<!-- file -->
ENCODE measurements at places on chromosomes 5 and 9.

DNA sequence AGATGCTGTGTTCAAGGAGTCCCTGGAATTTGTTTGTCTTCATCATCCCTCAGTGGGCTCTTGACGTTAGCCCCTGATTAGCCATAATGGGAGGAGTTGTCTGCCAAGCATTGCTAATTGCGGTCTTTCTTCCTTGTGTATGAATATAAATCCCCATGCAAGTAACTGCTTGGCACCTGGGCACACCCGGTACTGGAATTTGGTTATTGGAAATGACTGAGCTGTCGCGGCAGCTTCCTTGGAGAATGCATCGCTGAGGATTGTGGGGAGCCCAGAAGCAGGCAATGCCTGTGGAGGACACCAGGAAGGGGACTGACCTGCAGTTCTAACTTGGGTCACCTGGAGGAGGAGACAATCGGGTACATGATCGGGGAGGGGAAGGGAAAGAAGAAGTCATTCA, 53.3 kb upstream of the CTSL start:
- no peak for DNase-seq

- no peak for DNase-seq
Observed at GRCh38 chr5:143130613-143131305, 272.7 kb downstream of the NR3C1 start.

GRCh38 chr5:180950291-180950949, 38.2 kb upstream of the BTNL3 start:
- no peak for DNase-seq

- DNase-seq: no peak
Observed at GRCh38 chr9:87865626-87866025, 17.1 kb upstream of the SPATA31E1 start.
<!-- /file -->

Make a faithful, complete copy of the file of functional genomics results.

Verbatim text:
ENCODE measurements at places on chromosomes 5 and 9.

DNA sequence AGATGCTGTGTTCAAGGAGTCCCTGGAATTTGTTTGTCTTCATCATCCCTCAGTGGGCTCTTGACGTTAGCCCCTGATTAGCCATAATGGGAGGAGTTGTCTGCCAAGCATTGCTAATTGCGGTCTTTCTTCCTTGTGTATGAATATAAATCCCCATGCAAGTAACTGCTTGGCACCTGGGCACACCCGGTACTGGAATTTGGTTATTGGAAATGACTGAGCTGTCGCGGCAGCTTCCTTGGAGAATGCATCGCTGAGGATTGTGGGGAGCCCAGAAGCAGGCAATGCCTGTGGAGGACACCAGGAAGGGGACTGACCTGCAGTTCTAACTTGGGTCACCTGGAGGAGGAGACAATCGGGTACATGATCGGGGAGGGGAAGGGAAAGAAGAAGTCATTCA, 53.3 kb upstream of the CTSL start:
- no peak for DNase-seq

- no peak for DNase-seq
Observed at GRCh38 chr5:143130613-143131305, 272.7 kb downstream of the NR3C1 start.

GRCh38 chr5:180950291-180950949, 38.2 kb upstream of the BTNL3 start:
- no peak for DNase-seq

- DNase-seq: no peak
Observed at GRCh38 chr9:87865626-87866025, 17.1 kb upstream of the SPATA31E1 start.